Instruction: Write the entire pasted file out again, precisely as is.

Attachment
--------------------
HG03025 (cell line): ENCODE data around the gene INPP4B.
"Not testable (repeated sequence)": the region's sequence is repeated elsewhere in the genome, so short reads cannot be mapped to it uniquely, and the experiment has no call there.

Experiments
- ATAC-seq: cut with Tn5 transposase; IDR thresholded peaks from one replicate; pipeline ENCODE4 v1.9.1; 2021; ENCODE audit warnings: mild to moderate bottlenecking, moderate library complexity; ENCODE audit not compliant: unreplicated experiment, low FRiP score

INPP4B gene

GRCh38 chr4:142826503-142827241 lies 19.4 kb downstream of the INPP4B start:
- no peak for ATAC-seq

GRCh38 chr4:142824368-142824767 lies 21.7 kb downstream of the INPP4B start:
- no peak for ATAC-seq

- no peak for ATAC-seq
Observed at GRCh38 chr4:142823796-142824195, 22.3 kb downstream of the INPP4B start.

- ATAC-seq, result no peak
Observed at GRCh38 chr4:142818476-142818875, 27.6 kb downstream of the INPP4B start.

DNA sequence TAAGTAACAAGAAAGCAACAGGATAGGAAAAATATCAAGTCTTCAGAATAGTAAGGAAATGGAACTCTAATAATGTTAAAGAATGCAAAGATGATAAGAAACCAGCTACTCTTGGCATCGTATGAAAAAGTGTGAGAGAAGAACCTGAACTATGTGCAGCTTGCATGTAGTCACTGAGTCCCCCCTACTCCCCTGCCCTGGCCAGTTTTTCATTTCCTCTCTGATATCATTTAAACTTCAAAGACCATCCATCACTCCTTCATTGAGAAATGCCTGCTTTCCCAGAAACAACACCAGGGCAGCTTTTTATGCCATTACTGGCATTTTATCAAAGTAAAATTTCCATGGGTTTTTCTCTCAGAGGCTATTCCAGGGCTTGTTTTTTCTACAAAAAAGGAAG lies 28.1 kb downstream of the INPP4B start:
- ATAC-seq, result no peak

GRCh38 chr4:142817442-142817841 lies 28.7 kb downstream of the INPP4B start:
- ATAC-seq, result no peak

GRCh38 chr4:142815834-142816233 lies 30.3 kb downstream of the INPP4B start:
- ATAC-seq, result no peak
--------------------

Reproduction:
HG03025 (cell line): ENCODE data around the gene INPP4B.
"Not testable (repeated sequence)": the region's sequence is repeated elsewhere in the genome, so short reads cannot be mapped to it uniquely, and the experiment has no call there.

Experiments
- ATAC-seq: cut with Tn5 transposase; IDR thresholded peaks from one replicate; pipeline ENCODE4 v1.9.1; 2021; ENCODE audit warnings: mild to moderate bottlenecking, moderate library complexity; ENCODE audit not compliant: unreplicated experiment, low FRiP score

INPP4B gene

GRCh38 chr4:142826503-142827241 lies 19.4 kb downstream of the INPP4B start:
- no peak for ATAC-seq

GRCh38 chr4:142824368-142824767 lies 21.7 kb downstream of the INPP4B start:
- no peak for ATAC-seq

- no peak for ATAC-seq
Observed at GRCh38 chr4:142823796-142824195, 22.3 kb downstream of the INPP4B start.

- ATAC-seq, result no peak
Observed at GRCh38 chr4:142818476-142818875, 27.6 kb downstream of the INPP4B start.

DNA sequence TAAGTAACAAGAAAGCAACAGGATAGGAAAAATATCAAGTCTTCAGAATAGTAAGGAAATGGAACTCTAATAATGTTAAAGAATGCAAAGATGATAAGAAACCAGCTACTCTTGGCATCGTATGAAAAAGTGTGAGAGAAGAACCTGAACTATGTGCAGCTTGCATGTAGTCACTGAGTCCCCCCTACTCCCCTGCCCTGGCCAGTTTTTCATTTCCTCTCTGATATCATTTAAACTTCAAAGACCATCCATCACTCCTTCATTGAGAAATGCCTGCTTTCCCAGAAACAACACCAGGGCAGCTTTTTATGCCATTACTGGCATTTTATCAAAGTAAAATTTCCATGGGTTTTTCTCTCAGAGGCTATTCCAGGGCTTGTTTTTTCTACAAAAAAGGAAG lies 28.1 kb downstream of the INPP4B start:
- ATAC-seq, result no peak

GRCh38 chr4:142817442-142817841 lies 28.7 kb downstream of the INPP4B start:
- ATAC-seq, result no peak

GRCh38 chr4:142815834-142816233 lies 30.3 kb downstream of the INPP4B start:
- ATAC-seq, result no peak